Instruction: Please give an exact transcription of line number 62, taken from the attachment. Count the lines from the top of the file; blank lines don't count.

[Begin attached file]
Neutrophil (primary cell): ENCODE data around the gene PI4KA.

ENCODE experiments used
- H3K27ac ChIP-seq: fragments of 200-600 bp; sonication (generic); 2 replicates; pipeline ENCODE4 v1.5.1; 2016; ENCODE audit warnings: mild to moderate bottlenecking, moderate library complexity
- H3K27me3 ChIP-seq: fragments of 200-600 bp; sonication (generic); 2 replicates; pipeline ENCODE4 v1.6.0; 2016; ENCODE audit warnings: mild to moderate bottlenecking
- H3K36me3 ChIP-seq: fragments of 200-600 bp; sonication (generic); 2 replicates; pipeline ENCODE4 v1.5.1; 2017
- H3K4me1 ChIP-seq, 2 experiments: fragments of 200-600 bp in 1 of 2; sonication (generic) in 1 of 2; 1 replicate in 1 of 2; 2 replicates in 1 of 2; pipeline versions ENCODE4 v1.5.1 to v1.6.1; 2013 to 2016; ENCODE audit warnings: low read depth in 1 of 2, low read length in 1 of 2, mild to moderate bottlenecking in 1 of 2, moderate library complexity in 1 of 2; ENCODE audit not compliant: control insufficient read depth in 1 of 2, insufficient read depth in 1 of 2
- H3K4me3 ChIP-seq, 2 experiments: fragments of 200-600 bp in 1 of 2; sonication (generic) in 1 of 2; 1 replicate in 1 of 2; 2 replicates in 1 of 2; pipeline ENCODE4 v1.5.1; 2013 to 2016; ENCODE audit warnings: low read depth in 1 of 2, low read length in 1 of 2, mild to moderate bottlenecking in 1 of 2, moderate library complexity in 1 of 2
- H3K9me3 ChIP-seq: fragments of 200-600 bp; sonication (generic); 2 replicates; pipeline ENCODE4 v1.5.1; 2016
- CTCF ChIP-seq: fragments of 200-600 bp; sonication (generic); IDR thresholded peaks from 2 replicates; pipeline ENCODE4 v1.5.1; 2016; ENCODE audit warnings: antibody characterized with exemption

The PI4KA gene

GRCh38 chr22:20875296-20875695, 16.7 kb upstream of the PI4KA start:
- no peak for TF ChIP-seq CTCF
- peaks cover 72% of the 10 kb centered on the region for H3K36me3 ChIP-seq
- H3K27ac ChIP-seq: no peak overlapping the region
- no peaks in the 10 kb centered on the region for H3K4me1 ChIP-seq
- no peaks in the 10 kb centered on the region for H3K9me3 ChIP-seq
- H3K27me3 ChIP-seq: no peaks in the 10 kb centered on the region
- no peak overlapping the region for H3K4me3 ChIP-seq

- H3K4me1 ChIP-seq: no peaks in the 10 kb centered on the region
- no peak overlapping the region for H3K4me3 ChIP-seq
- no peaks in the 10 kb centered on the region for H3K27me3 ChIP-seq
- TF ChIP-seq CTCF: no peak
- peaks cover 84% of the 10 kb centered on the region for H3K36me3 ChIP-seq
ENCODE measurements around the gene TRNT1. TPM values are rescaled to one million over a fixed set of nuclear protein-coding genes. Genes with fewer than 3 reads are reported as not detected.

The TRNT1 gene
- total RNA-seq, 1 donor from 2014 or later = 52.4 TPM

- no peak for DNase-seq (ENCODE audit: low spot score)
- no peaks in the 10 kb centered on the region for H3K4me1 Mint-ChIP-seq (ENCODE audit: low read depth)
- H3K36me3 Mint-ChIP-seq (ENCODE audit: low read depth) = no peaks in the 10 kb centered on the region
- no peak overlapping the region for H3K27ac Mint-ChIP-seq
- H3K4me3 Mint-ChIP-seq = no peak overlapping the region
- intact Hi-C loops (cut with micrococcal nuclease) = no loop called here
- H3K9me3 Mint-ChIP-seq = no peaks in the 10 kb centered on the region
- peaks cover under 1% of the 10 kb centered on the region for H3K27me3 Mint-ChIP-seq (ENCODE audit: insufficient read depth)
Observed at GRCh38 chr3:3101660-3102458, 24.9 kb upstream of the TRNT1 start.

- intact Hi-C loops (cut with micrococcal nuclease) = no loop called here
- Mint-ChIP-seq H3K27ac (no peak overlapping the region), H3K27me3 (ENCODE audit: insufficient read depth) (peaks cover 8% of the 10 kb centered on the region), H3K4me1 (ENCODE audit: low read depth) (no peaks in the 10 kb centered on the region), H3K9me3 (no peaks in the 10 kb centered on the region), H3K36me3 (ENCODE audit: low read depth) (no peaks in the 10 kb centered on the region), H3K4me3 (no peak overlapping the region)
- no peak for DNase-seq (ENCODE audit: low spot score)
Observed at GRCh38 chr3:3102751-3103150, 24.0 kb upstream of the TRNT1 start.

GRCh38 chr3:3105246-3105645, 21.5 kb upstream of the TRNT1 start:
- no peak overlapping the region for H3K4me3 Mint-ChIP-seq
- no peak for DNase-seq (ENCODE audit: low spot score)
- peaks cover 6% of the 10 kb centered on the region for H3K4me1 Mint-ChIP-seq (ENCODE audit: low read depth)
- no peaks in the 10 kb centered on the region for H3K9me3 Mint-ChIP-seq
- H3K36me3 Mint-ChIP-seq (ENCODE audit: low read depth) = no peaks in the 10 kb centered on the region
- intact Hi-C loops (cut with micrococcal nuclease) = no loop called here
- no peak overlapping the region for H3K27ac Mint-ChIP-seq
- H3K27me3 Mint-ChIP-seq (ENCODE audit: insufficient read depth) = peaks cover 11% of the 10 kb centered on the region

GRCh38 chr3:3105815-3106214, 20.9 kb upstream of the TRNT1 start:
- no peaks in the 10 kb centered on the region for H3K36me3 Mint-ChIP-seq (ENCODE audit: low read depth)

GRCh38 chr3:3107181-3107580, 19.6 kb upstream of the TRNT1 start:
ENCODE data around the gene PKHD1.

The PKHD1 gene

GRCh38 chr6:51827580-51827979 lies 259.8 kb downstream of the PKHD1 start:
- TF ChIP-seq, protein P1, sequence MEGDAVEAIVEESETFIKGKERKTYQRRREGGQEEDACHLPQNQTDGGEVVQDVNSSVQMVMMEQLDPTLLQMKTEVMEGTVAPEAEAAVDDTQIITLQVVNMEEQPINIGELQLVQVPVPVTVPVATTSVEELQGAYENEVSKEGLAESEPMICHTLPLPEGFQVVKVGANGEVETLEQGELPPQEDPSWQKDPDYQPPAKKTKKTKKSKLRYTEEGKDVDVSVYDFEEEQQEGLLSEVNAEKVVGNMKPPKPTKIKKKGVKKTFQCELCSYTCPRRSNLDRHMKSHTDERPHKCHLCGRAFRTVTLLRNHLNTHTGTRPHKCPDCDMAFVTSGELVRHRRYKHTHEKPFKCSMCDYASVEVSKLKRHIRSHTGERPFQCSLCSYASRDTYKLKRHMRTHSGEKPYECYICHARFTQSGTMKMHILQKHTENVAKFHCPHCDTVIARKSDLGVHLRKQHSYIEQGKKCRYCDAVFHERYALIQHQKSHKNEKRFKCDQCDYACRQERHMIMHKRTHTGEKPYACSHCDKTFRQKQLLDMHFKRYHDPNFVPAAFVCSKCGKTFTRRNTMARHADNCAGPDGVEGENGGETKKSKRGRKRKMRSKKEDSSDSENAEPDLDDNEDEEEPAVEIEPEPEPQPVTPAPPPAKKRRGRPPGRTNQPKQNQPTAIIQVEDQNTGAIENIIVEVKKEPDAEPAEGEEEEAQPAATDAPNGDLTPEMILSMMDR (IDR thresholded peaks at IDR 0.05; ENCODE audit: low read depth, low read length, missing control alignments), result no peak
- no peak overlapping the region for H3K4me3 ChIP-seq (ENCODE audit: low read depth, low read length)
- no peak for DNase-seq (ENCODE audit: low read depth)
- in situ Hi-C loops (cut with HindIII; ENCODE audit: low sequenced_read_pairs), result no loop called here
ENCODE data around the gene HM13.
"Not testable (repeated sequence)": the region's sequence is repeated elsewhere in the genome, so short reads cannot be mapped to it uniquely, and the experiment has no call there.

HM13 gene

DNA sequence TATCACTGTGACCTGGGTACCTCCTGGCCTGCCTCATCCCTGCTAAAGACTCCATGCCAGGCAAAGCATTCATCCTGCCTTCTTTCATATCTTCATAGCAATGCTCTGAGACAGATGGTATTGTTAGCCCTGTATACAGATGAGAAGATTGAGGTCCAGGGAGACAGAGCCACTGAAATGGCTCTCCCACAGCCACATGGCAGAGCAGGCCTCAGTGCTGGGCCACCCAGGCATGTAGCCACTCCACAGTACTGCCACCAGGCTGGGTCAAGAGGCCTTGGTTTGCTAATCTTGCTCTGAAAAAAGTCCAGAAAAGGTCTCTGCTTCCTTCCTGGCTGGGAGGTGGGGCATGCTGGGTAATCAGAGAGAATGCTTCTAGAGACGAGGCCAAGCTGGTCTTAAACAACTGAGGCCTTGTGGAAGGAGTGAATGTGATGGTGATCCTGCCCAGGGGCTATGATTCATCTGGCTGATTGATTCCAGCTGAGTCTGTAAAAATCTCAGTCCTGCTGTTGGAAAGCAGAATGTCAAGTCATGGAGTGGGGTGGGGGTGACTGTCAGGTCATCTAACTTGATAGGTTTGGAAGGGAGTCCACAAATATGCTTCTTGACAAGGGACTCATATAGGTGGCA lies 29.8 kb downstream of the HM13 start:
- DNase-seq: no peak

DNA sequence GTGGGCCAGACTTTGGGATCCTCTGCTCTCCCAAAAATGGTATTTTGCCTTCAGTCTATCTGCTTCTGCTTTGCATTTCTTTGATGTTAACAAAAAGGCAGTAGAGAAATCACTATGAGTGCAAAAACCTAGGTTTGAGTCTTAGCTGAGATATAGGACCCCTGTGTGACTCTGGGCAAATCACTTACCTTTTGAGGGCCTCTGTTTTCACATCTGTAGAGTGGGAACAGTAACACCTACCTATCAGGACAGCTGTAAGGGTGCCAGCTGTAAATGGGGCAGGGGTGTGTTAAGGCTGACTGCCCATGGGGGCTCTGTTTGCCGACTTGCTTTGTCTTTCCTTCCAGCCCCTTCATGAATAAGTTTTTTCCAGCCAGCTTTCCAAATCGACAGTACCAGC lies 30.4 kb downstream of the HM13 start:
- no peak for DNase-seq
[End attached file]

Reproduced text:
DNA sequence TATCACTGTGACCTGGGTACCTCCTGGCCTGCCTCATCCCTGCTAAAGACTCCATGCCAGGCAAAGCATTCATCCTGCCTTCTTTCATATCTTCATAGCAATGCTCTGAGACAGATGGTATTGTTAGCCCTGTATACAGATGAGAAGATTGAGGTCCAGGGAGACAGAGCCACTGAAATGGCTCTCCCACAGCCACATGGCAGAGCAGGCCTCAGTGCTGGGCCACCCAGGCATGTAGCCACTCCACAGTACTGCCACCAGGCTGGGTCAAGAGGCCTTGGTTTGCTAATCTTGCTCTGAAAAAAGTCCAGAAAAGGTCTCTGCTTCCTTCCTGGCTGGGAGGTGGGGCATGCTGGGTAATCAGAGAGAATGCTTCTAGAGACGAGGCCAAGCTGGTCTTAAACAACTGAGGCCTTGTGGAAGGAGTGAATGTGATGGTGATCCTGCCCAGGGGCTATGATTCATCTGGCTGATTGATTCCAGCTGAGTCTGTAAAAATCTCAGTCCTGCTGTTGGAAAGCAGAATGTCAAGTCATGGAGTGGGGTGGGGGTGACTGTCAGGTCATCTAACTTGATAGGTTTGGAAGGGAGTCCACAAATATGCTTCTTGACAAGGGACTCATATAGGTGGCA lies 29.8 kb downstream of the HM13 start: